Podiatrists frequently get asked about this, both in clinical situations as well as in social situations. They don't have roots. When a podiatrist removes a corn, they actually do usually keep coming back, although not as they possess roots. Corns and calluses come back as the cause of the corn or callus is still there. A corn is an region of skin, frequently on a toe which becomes thicker and uncomfortable. The reason for that thickened section of skin is too much force. It is very normal for skin to get thicker to protect itself. Give consideration to what occurs when you chop loads of wood and get a callus on the hands. That is the natural protecting process of the skin thickening up to take care of itself. When you stop chopping timber, the calluses go away as the force that caused them has gone away.
It's the equivalent process with a corn or callus on the feet. The skin thickens up in reaction to increased force. You will find a variety of reasons for this increased stress. There could be a bunion or claw toes or a dropped metatarsal bone or even the shoes are too restricted. On account of the higher force the epidermis begins to thicken up much like the calluses to the hands when you chop timber. However, as opposed to chopping timber the stress on the foot from the shoes or foot deformity does not stop and as that increased force remains the skin continues to get thicker. A callus is actually a more diffuse region of thickened skin and a corn is a smaller but much more discrete and much deeper area of thickened skin. Gradually it gets so thick it becomes painful. An experienced podiatrist will be able to remove that painful callus or corn without much difficulty and frequently it will no longer end up being painful. However, if the cause for that greater pressure isn't taken away, then the callus or corn will return. That's where the myth they may have roots originated from. They aren't similar to organic plants which have roots that they grow from. The foot doctor did not forget to eliminate the roots. Corns and calluses keep coming back since the cause continues.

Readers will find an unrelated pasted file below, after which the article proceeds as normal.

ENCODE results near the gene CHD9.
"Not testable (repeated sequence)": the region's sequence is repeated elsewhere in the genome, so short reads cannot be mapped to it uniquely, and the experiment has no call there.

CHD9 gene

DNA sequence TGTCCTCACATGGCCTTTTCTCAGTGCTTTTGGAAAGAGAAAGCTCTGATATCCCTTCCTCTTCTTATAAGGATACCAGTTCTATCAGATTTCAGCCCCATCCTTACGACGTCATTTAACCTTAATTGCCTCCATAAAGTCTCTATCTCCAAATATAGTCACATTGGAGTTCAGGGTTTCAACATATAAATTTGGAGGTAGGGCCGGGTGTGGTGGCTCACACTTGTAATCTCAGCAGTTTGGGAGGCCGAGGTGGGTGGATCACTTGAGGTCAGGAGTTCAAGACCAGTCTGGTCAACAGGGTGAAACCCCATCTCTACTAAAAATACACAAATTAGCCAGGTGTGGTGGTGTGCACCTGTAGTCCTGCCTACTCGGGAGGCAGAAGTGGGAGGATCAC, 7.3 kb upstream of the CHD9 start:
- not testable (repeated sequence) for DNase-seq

In order to once and for all get rid of a corn on the foot, then the reason must be removed. As soon as the corn has been debrided, then that can provide instantaneous pain alleviation. A great podiatrist will then investigate further and determine what happens to be resulting in the corn and what can be done to eliminate that cause. It may be as easy as offering footwear assistance and using different or much better fitted footwear. In addition, it might be as sophisticated as needing surgery to, for example, fix a bunion which may have been creating the increased pressure. At times if there is a callus on the underside of the feet, foot supports are often used to decrease the stress in those locations. The main thing to understand is that foot corns do not possess roots and they have a cause. If you wish to stop them coming back again then you need to eliminate that cause.